Tag Archives: Apocalypse

My ten cents worth..

I think the world and his wife / husband / hamster have commented on a possible Brexit and everyone has an opinion. I’ve read the reports, all the scaremongering articles, watched the pound recently dip over ten cents against the US and Canadian Dollars and the UK property market take a hit. What my observations have told me is this: The ‘Remain’ faction are talking bollocks. Complete and utter crap. They’re just throwing out unsupportable assertions with little basis in fact. As for ‘Sir’ Bob Geldof getting a whole bunch of media types to hate on ordinary working people having a legitimate protest on the Thames the other day. Heavens to Murgatroyd, the guy’s Irish for Pete’s sake.

As for poor Jo Cox, that was tragic. Apparently she got in the way of a psycho having a bust up with somebody else, and all the allegations that the psycho shouted “Britain first” and targeted her have been made up by elements in the lamestream. No such thing was heard by most eyewitnesses.  Not that it matters, because the whole circus is designed to tar all those who want out of the EU with the same ‘spot the looney’ brush.  (Post updated June 19th)  As I have observed before, it’s awfully hard to change someone’s mind when you’ve just blown their brains out.  Changed minds are better.

Regardless of dead campaigners and other shenanigans which have nothing to do with the real issues, the simple truth is that the UK gets less out of the EU than it puts in for no real monetary gain and a whole shitload of bureaucratic interference. To the tune of just under a thousand pounds sterling a year cost in extra taxation per family (This may be a low estimate; some say this is down to every taxpayer). The UK could put that money to good use, like oo, lemme see, paying off the national debt for one. Or feeding the fiscal black hole which is the NHS.

Then the UK could take back control of its fisheries and a whole lot of other stuff. As a deep sea sport fisherman, I often used to despair at the wastefulness of the Common Fisheries Policy and noticed how catches around UK coasts declined throughout the 1980’s and 90’s. Then seeing French and Spanish purse seiners swanning around inside Eddystone, hoovering up everything in their path.

There’s also the risk to startups posed by the beginning in 2017 of the EU’s Unified Patent Court, which promise to make it easier for the big guys with teams of lawyers to nick ideas and screw over small innovators by getting patents bought and paid for before the inventors can. Everything in the EU is guided by the interests of big corporate entities, who are the only ones able to afford enough legal eagles to successfully fight an action through the court system. The little guy hasn’t the wherewithal to do so. It’s hard enough to get a business going.  Especially in these straitened times.

Then there’s the abuse of EU arrest warrants, which have often been used for petty rather than major crimes, and on one notorious occasion resulted in the arrest and imprisonment of a UK citizen for murder, even though his alleged victim was alive and well (Link to Fairtrials article here).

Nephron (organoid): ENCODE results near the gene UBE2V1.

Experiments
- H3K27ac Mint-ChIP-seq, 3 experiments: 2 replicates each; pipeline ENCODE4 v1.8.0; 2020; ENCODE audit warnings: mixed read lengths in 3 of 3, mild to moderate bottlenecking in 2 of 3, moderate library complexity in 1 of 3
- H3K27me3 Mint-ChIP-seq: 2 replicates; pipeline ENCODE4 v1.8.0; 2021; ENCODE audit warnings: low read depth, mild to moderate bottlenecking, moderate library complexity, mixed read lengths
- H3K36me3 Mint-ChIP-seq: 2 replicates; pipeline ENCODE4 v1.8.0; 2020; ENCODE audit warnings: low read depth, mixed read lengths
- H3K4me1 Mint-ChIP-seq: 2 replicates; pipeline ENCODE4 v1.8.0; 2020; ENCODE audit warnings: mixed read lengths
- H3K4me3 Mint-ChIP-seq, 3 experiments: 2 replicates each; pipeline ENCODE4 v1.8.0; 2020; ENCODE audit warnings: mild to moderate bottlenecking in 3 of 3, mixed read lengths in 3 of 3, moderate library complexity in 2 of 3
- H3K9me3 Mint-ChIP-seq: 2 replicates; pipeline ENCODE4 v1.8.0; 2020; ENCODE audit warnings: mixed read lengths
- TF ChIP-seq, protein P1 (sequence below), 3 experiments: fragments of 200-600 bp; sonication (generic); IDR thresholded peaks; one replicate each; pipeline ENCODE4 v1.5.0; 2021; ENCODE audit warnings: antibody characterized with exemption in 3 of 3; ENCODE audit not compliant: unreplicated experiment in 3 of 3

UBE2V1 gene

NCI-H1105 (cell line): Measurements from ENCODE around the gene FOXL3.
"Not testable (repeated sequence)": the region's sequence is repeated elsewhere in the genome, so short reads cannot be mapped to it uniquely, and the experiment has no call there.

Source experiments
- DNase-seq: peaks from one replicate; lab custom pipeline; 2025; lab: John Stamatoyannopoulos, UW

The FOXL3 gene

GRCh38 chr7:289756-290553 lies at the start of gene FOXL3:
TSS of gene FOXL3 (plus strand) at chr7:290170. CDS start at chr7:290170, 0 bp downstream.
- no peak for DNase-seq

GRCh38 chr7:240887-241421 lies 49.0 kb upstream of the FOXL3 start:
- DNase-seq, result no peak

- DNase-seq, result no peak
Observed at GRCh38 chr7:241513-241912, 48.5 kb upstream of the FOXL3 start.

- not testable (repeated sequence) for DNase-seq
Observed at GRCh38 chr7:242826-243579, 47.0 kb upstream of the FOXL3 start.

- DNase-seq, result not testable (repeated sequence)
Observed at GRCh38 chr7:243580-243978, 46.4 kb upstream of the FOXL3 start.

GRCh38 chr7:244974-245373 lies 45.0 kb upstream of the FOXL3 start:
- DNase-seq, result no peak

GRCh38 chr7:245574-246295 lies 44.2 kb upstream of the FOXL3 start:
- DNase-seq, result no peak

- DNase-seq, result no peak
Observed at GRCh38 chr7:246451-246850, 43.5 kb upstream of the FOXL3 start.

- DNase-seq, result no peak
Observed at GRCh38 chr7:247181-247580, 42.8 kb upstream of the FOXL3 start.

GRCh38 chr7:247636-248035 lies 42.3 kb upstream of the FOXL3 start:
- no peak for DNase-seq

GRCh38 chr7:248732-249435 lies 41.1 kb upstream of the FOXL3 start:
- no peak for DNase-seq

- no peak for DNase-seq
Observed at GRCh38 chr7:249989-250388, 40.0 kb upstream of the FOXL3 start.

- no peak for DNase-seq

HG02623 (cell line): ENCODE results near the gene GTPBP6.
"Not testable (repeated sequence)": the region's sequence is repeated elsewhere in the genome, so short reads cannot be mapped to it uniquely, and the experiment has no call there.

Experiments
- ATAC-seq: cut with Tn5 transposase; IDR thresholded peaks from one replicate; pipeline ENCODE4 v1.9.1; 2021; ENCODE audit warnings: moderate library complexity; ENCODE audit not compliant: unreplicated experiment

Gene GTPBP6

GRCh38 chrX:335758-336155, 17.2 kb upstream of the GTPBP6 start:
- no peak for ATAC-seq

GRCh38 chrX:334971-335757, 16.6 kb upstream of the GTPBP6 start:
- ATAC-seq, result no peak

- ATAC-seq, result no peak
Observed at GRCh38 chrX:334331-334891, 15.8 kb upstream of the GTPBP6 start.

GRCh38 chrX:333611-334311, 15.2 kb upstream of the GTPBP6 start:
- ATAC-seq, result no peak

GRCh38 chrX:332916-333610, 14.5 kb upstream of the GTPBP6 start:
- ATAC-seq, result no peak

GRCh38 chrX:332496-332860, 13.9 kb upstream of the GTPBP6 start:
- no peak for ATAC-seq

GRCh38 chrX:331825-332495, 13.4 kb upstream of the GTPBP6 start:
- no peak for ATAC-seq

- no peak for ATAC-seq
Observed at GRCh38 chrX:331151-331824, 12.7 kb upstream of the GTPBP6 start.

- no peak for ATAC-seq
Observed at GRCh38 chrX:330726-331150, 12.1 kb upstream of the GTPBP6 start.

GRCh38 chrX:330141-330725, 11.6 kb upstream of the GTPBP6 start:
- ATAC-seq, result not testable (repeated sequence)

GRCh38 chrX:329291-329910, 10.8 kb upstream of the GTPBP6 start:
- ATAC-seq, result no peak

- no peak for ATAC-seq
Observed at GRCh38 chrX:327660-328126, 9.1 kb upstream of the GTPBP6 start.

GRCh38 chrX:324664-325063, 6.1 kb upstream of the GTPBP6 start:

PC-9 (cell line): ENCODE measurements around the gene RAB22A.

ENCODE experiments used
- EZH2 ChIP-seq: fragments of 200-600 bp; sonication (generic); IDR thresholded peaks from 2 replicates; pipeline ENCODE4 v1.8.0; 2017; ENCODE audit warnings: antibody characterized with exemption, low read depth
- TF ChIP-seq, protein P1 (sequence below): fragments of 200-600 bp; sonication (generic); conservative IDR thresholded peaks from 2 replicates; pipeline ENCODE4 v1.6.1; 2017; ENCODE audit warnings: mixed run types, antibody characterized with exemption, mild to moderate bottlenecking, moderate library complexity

How about the EU’s expansion and military interference in the Ukraine? We could do without stirring up the Russkies, and perhaps now they’re reasonably capitalist, make some advantageous trade deals instead of trying to muscle in on the regions natural gas supplies? Which, I might add is a failed strategy. The military invasions of Hitler and Napoleon are still fresh in Russian memory, and look what happened to them.

Let’s face it; the EU one-size-fits-all top down model doesn’t work. The only people who really derive any benefit from the EU are those directly employed by it, the big corporate entities who lobby to bring in cheap labour, the politicians who get to virtue signal, and those who receive funding from the ‘redistributed’ extra taxation. Everyone else just pays. And pays. And gets more and more snowed under by ‘compliance’ issues. While a few have ultra modern offices and little empires within the EU empire.

If the whole rotten edifice of the EU collapses with the threatened Brexit, as far as small entrepreneurial businesses are concerned, it might not be such a bad thing overall for the people of Europe. Without the bureaucrats to siphon huge tranches of tax money away to spend on their boondoggles, all the people of Europe (As opposed to the EU) might just be a whole lot better off. We’ll still have to trade, and maybe some kind of free trade area can arise from the ashes. French farmers protests and Turkey threatening to flood Europe with refugees notwithstanding.

Facts and fantasies

Finished my studies and other work for today and took time out to pop over to Wattsupwiththat. A few minutes later Mrs S was knocking on my office door because I’d been laughing so hard.
“Bill, what’s happening?” She asked. By way of a reply I pointed at the screen. She paused, read, and then giggled mightily.

It turns out that some academic ‘green’ fantasist is trying to promote a return to collective manual labour and draught animals in farming as a solution to the non-problem of ‘global warming’. Well I’m sorry. I come from a long line of farmers and market gardeners and am calling this garbage out for the complete and utter ivory tower shite it is. I’m presuming that said Swede has never lived and worked on a farm that has no machinery to till the soil, or if he has, has only tried his theories out on a part time hobby farm for a couple of years at most.
Back to the land
Well, excuuuse me! There’s only one reason for such a retrograde move, and that is blind necessity. I’ve worked and grown up around farms for much of my younger life throughout every season, and I’ll tell you this for free. The last thing anyone with two brain cells to rub together is to go back to doing things the hard way. Without mechanised assistance, farming is hard, very hard work, not that I’d expect a soft handed academic to have even the faintest idea of what it’s like to graft for at least nine solid hours six days a week shifting shit, planting, weeding, harvesting and getting ready to do the same thing all over again, year in, year out, regardless of the weather.